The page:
It is likely that coupling Social Media with Customer Relationship Management (a/k/a “CRM”) will allow you to reach prospects and existing customers (a) more effectively in new and more effective ways, (b) on a greater scale and (c) far more quickly. Of course, that assumes that the coupling strategy and tactics are handled correctly. If they are mishandled, mistakes are magnified by first-time site visitors, prospects and customers/clients who then may become verbose critics of your site.
Wise business people realize that steps must be taken to minimize the risk of a significant social media “OH, NO!” incident. Many companies have a director responsible for monitoring the messages employees post within their business social media profiles. When necessary, restrictions on what their employees can and cannot do. Typically, the company’s designated Social Media Director pays close attention to what is being said regarding their industry and their customers for their own edification. That tends to assure that their marketing and customer service team does not say the right thing at the wrong time.
In this context, business policies are important. Arguably, policy is the one element over which businesses have the most control. They can write their policies, explain them to employees, and enforce them without worrying about the variable of the customer.
Unfortunately, multitudes of businesses do not pay attention to policy. In those cases, upper management allows the employees to use social media without any limitation. Accordingly, when errors occur, management attributes the problem to employees.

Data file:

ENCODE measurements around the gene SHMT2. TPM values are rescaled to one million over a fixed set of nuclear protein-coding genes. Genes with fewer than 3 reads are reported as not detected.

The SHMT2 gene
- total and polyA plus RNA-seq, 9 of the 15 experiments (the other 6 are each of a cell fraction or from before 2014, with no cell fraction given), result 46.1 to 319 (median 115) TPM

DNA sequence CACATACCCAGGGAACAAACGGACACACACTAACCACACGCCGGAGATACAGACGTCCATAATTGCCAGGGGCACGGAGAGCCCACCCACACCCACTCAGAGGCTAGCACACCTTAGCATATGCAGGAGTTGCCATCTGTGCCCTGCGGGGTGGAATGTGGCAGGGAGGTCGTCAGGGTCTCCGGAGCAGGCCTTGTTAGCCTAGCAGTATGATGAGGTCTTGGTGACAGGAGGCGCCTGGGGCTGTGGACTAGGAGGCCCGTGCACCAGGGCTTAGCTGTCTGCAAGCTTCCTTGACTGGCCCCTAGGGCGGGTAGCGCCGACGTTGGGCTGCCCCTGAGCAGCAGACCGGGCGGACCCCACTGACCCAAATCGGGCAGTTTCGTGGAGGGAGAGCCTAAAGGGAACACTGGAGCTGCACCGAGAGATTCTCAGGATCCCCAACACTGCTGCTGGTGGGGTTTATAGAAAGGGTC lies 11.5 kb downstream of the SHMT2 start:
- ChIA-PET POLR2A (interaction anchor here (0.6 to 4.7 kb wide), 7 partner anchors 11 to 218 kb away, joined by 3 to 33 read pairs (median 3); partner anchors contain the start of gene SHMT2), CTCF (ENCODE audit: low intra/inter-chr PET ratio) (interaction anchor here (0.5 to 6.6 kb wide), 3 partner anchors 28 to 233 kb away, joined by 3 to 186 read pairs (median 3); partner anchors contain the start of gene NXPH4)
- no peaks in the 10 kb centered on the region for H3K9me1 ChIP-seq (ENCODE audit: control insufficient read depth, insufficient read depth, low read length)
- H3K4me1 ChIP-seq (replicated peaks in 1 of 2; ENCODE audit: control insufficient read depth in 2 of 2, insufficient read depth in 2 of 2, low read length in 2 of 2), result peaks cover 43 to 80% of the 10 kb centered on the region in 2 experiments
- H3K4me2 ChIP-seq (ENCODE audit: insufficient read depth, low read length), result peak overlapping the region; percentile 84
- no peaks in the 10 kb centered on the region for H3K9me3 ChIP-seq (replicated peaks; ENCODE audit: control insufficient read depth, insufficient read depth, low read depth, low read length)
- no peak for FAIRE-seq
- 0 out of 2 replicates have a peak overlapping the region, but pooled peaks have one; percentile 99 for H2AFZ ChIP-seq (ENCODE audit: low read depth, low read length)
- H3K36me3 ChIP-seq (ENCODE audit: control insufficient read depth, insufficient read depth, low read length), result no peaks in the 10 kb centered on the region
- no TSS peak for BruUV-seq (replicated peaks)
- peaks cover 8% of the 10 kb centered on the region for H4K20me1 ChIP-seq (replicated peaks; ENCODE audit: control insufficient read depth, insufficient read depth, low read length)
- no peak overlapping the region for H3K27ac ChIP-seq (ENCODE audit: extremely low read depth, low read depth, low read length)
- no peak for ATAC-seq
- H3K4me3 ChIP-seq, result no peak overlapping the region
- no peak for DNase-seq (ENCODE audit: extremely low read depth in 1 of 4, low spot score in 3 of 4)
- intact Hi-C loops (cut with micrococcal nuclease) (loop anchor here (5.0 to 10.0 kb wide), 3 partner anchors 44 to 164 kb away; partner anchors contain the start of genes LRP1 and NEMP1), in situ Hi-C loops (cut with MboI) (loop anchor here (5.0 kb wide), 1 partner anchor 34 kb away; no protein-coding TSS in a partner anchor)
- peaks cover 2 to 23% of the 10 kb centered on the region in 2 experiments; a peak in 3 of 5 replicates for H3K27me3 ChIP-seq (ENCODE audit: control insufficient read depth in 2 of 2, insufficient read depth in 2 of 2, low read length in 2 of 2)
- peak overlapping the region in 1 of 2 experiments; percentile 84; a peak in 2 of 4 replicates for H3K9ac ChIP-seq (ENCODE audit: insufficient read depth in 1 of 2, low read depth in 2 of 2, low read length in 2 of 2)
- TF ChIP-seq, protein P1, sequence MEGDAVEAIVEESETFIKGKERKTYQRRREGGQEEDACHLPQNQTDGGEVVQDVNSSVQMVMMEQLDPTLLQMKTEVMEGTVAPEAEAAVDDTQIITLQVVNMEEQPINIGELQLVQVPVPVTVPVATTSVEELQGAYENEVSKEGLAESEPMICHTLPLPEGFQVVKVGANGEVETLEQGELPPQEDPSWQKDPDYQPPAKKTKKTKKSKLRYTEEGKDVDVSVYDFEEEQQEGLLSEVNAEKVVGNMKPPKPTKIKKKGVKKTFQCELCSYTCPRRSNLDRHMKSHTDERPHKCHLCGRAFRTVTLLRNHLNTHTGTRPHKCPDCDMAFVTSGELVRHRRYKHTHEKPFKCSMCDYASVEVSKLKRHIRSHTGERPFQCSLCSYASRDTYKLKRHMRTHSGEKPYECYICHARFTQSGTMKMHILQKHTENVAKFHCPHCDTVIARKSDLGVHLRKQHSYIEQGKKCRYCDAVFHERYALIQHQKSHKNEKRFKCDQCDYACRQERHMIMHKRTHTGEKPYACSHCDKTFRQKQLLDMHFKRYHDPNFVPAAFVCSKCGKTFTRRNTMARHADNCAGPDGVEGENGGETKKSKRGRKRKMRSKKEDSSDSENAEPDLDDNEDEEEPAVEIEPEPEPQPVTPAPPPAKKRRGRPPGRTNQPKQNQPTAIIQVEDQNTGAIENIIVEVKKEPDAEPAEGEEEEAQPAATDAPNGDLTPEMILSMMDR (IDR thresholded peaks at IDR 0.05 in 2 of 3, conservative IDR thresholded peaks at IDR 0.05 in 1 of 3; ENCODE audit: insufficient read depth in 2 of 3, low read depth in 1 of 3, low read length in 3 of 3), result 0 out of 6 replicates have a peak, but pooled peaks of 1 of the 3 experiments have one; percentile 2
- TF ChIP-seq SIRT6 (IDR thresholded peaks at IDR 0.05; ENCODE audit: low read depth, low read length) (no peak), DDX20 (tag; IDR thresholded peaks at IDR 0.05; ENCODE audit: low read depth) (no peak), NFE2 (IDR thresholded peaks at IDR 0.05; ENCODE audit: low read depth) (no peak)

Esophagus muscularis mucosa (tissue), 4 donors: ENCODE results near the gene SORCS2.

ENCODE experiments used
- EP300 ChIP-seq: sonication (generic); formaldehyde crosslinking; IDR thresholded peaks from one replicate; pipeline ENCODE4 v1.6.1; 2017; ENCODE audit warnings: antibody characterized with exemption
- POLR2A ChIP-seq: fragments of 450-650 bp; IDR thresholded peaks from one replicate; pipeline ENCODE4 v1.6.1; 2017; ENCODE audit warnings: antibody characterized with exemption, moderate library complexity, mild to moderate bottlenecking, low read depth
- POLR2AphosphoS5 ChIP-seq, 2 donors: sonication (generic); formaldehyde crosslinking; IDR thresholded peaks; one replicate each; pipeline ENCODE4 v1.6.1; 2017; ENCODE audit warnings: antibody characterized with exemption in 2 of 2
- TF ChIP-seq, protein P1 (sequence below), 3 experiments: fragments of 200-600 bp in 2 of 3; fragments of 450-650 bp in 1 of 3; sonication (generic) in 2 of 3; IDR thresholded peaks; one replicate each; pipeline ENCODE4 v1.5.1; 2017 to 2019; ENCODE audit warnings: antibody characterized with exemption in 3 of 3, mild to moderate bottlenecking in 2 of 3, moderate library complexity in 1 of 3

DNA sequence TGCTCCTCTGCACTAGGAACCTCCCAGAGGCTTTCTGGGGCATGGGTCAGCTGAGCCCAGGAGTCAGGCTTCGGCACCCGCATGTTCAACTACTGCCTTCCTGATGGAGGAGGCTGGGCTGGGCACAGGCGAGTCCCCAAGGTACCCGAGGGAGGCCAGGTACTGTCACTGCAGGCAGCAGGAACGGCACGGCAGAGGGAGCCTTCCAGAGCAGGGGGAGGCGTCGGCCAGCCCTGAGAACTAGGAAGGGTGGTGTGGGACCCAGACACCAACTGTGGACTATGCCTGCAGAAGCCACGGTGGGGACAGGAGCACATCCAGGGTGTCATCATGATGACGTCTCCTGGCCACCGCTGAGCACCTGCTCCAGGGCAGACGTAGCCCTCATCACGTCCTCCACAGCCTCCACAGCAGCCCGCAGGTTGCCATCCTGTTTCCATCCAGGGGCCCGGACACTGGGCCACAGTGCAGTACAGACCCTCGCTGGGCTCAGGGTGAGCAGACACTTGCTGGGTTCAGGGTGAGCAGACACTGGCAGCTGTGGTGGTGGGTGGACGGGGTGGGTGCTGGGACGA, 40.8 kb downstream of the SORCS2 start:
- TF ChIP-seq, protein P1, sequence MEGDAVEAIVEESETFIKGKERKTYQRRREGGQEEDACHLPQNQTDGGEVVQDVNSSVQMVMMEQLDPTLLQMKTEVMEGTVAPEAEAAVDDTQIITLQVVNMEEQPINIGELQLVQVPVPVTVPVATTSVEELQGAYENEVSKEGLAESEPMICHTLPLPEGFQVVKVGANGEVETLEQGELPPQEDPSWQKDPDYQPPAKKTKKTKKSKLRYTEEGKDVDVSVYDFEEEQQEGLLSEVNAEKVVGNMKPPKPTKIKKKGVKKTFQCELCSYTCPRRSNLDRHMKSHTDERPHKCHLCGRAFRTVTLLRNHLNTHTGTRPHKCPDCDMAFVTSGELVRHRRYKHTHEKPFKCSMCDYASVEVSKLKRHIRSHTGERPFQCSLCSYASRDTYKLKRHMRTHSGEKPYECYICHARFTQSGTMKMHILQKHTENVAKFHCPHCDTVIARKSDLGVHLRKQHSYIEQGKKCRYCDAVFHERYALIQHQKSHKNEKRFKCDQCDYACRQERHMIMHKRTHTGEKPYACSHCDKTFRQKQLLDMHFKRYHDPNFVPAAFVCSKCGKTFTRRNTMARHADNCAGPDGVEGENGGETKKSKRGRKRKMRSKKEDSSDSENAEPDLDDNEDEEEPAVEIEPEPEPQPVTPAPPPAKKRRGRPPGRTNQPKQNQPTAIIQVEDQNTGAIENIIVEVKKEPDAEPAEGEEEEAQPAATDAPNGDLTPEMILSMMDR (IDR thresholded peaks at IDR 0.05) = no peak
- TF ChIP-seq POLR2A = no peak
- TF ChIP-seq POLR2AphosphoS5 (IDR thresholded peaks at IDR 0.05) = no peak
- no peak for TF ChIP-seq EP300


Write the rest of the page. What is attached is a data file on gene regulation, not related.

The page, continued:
Enlightened business owners have adopted well conceived CRM policies and procedures. Experience has shown that the CRM Policy Manual need not be a long document. Rather, experts suggest that shorter is better. That tends to assure that employees will read and, to a greater extent, absorb it.
The basics of the Manual should stress that for the employees with business profiles, their behavior in social media MUST remain professional when he or she is representing the organization, and if you have a definition of what that entails, put it in there. As an employer, you might also want to include procedures for routing social media messages about the company to the right part of your business.
For example, you should assure that each employee allowed access to a business social media account knows precisely how to direct a tweet to the appropriate respondent about a customer service issue? Without codifying the process for getting the appropriate individual(s) involved in these discussions, you can’t expect your employees to handle them on an ad hoc basis.
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